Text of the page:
It's become so common place these days that you're likely to take it for granted, but if you'd ask activists three years ago whether we'd end up carrying the Dallas Morning News on the issue of urban gas drilling, you would have been considered a dreamy-eyed do-gooder.
But in fact, across the board, from Trinity East to the new ordinance, from compressors to setbacks, the News editorial page has been leading public opinion in favor of common sense, transparency and caution ever since the City's Task Force began meeting in 2011.
That leadership continues with today's blunt recommendation to deny the Trinity East permits. Below is the entire editorial in its entirety, which contains as good a synopsis and talking points about the situation as you'll find.
Meanwhile we only have 24 more hours to fill-up the City Council's mail boxes with your messages of opposition to these awful permits. Please click here to take you to our automatic e-mail system or see this alert for the Council's e-mail addresses. Then join us downtown at City Hall tomorrow afternoon at 12:30 pm for the historic vote and come celebrate with us at Lee Harvey's afterwards.
Editorial: Dallas City Council, vote no on gas drilling plan
After months of sidestepping the issue, the Dallas City Council now must do the right thing Wednesday — deny Trinity East’s application for permits to drill on parkland and flood plains around the Elm Fork of the Trinity River.
This shouldn’t be a difficult vote. The Dallas Plan Commission twice considered and rejected the permit application — the correct vote because existing city policy bars drilling on the surface of parkland. Now the City Council should step up and also reject Trinity East’s proposal.
In 2008, the city sold lease rights to drill on city-owned land to Trinity East for $19 million and used the money to help balance the budget. It was an ill-conceived decision, prematurely pushed through for budgetary reasons before city officials had decided how they would regulate drilling within city limits.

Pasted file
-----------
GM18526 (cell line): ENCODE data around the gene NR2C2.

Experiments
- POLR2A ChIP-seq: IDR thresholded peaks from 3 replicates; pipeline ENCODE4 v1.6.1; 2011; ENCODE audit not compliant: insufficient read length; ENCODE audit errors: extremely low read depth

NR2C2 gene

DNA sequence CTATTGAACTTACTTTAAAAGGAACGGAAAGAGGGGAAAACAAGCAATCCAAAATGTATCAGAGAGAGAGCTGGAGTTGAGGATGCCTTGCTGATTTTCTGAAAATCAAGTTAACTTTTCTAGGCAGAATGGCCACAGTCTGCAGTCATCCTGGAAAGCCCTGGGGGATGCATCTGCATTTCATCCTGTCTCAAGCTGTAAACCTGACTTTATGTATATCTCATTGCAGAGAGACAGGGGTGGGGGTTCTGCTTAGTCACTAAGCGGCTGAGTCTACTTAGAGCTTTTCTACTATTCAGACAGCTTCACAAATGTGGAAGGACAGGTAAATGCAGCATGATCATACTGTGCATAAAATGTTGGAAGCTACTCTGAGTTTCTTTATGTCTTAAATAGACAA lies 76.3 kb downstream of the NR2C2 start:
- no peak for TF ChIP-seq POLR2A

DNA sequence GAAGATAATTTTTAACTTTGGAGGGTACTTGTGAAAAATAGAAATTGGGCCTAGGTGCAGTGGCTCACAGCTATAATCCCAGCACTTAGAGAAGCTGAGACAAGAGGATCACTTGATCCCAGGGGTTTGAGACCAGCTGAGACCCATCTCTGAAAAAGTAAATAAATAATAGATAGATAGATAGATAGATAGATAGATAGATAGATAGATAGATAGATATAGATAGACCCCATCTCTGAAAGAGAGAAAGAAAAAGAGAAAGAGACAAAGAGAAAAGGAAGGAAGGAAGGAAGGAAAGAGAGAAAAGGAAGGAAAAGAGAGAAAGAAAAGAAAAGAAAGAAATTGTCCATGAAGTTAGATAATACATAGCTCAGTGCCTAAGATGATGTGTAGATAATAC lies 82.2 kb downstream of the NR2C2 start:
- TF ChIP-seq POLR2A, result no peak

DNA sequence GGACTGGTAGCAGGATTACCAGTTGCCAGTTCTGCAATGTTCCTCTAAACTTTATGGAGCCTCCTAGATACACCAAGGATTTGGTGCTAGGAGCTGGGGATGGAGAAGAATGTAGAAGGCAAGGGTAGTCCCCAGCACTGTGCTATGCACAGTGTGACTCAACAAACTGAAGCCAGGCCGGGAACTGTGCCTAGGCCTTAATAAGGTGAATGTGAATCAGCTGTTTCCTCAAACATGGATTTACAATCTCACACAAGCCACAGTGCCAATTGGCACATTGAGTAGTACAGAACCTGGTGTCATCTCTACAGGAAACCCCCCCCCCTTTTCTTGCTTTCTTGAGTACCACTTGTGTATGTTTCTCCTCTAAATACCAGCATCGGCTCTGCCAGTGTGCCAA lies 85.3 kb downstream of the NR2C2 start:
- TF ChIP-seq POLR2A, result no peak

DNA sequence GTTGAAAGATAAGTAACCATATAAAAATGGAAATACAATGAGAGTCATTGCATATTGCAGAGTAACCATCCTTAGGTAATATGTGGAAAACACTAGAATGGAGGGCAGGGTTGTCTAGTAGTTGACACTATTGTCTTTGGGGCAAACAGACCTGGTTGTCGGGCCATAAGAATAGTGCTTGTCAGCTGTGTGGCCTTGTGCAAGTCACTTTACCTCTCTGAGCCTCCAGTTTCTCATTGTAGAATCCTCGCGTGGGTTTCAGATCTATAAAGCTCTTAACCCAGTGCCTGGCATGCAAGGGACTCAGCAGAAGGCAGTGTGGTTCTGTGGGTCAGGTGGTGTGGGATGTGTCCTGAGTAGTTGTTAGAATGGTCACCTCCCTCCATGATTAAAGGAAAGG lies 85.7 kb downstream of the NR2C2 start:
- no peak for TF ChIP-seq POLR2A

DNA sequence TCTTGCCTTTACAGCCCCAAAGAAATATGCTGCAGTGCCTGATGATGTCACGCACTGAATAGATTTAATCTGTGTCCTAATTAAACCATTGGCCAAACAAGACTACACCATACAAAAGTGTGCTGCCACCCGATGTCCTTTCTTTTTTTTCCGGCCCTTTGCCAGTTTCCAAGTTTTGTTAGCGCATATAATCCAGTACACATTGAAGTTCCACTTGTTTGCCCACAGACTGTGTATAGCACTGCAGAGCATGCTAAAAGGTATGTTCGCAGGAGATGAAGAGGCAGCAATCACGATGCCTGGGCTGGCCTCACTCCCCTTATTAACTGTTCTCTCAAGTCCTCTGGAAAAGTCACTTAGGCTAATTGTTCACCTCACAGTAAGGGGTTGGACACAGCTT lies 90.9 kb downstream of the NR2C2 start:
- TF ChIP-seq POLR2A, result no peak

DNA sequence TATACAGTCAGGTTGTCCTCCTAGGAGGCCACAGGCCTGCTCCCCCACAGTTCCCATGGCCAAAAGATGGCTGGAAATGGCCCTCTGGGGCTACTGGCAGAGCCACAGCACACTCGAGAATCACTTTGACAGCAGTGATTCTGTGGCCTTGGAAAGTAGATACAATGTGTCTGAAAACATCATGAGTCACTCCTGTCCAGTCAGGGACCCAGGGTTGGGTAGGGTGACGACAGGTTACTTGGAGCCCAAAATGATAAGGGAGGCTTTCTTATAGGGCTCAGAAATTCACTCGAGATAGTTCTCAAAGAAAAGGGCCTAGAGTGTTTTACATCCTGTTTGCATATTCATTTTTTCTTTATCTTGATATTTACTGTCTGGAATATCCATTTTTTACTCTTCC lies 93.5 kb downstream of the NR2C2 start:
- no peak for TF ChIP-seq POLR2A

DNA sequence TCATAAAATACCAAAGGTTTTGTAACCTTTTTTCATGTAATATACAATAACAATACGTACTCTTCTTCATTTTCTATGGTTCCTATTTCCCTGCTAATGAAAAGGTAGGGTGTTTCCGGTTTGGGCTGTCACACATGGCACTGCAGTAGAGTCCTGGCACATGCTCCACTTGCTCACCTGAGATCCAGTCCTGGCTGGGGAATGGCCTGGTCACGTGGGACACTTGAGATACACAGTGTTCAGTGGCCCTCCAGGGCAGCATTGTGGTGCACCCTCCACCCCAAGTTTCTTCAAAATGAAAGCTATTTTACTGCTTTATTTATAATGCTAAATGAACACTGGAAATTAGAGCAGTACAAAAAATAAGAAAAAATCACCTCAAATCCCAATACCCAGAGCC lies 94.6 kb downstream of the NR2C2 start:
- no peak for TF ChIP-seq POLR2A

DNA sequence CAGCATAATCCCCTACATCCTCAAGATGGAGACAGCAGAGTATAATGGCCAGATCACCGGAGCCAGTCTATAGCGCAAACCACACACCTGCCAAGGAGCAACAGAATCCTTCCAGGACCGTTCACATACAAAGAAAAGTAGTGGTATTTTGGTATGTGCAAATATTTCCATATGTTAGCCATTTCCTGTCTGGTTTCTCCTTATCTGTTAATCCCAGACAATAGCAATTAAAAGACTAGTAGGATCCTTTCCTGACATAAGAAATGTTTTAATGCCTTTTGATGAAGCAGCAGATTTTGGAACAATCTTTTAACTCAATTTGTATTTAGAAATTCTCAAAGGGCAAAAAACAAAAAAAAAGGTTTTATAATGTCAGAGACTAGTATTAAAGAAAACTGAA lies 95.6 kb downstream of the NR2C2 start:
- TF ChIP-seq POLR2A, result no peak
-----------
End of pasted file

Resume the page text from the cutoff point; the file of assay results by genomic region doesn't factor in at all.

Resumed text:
Due to low prices for natural gas, the project remained dormant until Trinity East revealed plans late last year to build a compressor station and drill on the surface of parkland. The controversy heightened this spring when news broke that former City Manager Mary Suhm had privately told Trinity East she would help it win the right to drill on parkland at the same time she was publicly assuring the council that she would not support drilling on city parkland. The proposal became such a tangled mess that this editorial board sharply criticized City Hall for lack of transparency and due diligence and urged denial of Trinity East’s application.
Trinity East needs 12 of the 15 council votes to override the Plan Commission decision and grant the drilling permits. Council members Scott Griggs, Philip Kingston, Sandy Greyson and Adam Medrano are solidly on record against the proposal, and at least two others, Carolyn Davis and Monica Alonzo, indicated in The Dallas Morning News Voter Guide last spring that they opposed gas drilling.
We hope the council has learned from this debacle and will deliver a “no” vote Wednesday.
The Trinity East proposal is the wrong plan at the wrong time. Before City Hall considers another drilling proposal from any company, officials must transparently develop a tough new drilling ordinance that protects Dallas neighborhoods. The Plan Commission is in the process of writing an ordinance that, among other things, we hope provides safe setback distances from homes and schools, addresses water use in droughts and continues the ban on gas drilling on the surface of parkland.
Gas drilling can be done safely in an urban area if the proper safeguards and setbacks are adopted. Dallas needs to deny the Trinity East plan and then take the time to write rules that are in the best interest of all residents.